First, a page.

Age-In-Place Custom Homes

August 14th, 2017 by Copper Ridge Staff

This is the first blog imageAs the greater Grand Rapids population ages, Age-In-Place custom home design and remodeling increases in popularity. Recent research has shown that 90% of the population over age 65 wants to remain in their homes as long as possible. Today, that makes enormous sense, given the cost of assisted living facilities and the availability of in-home visiting care.

At Copper Ridge Construction, we can design the perfect home for every stage of life. Whether you’re building a new home that you’d like to be your “forever home” or whether you’d like modifications to your existing home, we can help you achieve your goal.

For new custom home design in the raging Grand Rapids real estate market, we recommend planning with age-in-place elements, which in coming decades will increase the value of your home as the boomer generation continues to age.

For home remodels, our work can range from expanding doorways and lowering counters to walk or roll-in showers and smooth hallway transitions.

The following tips were shared in a blog by our friends at the Grand Rapids Home Builders Association and features some great tips on home improvements that create an age-in-place environment.

  • Making sure the floors are safe. This means replacing old carpeting with hardwood or laminate flooring to give a sturdy walking surface, removing throw rugs that can be trip hazards, and checking any staircases to make sure they have good solid railings and don’t hold any clutter.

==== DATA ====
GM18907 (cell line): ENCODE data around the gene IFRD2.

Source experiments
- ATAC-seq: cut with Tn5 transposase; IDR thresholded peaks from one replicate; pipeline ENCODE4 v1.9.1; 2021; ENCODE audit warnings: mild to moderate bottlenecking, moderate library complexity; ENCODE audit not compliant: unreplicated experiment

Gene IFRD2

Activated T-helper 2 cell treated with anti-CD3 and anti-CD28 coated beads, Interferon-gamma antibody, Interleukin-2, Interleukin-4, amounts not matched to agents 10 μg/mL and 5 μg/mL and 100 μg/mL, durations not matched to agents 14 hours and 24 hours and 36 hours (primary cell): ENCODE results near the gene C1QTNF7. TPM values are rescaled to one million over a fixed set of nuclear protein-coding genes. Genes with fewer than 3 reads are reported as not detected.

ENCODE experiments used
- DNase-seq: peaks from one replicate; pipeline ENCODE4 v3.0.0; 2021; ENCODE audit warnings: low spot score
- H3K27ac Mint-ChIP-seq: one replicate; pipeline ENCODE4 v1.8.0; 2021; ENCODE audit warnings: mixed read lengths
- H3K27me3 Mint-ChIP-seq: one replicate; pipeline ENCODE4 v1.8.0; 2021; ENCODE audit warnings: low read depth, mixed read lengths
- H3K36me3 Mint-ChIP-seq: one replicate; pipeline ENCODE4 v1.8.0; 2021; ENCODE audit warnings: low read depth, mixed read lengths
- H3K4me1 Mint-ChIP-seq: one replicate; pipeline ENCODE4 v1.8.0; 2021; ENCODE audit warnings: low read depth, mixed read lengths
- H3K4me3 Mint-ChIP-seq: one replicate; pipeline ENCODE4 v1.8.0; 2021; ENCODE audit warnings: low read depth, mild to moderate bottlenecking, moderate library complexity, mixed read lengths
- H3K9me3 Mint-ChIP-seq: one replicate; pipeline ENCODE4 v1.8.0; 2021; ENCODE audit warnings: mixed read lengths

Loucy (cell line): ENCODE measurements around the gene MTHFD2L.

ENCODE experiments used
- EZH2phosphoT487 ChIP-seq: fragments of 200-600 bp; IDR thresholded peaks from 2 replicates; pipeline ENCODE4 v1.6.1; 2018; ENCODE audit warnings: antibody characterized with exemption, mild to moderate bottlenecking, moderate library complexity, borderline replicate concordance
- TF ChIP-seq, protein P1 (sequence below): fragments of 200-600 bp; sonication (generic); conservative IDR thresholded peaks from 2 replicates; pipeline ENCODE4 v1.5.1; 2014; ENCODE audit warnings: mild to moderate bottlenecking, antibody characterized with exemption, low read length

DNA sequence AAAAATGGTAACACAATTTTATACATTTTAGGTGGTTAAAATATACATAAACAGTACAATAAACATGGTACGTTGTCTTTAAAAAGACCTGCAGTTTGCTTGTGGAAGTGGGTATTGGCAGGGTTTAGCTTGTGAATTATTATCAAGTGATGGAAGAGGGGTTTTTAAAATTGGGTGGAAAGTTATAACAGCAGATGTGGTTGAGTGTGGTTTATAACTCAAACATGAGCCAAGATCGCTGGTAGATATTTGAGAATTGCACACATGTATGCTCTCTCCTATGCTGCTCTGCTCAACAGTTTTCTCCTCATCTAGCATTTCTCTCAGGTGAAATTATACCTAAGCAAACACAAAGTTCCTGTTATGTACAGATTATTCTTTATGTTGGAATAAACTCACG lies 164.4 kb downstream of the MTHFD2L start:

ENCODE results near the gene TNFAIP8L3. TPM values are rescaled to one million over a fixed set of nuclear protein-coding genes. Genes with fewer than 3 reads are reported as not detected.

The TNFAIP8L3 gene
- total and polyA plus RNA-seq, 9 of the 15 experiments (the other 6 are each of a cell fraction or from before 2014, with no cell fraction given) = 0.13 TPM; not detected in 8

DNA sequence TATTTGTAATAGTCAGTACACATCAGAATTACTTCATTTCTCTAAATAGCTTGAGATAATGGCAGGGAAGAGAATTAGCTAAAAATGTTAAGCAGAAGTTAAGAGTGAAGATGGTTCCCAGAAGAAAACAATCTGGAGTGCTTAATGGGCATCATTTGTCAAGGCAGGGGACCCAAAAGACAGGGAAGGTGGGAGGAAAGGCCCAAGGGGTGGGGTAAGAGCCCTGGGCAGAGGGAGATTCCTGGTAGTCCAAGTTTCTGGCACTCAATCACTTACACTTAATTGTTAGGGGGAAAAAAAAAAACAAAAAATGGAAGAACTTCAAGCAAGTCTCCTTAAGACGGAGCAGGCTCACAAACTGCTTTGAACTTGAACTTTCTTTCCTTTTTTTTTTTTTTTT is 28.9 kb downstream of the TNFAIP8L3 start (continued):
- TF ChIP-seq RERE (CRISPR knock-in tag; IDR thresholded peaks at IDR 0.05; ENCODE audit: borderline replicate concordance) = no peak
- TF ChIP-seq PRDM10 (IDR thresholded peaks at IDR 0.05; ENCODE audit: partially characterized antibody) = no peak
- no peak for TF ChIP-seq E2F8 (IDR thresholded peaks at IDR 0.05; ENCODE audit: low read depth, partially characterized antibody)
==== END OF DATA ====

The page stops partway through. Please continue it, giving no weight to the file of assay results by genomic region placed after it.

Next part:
• Adding lighting around the home, especially around stairs, in closets and pantries, and in any dark corners. Natural light is preferable for many seniors, especially if there is an issue with low vision. If your home doesn’t have many windows, consider adding light bulbs that replicate natural lighting.
  • Adding safety measures to the bathroom, such as a grab bar in the shower and a non-slip mat in the bathtub. It’s also a good idea to install another non-slip mat on the bathroom floor and, if you have a landline in your home, add a phone low on the wall so you’ll be able to call for help if an accident does occur.
  • Look at doorways to make sure they’re wide enough for a wheelchair or walker. Hallways may need to be widened, as well, and this is a big project, so be sure to consult a seasoned contractor if you feel the work needs to be done. You might also consider installing a lift or elevator if your health demands it.
  • Take a good look at the kitchen to ensure it will meet your needs should you need a wheelchair or walker; are the countertops low enough for you to be able to sit and prepare food? Is there an island that would get in the way? The kitchen should be wide enough for you to be able to turn around easily in a wheelchair or with a walker, and the floors shouldn’t be covered with throw rugs that could cause falls.
  • Shelves in cupboards and pantries should be well organized and well-lit, with cleaning solutions kept far away from food items. There should be a fire extinguisher readily available near the stove.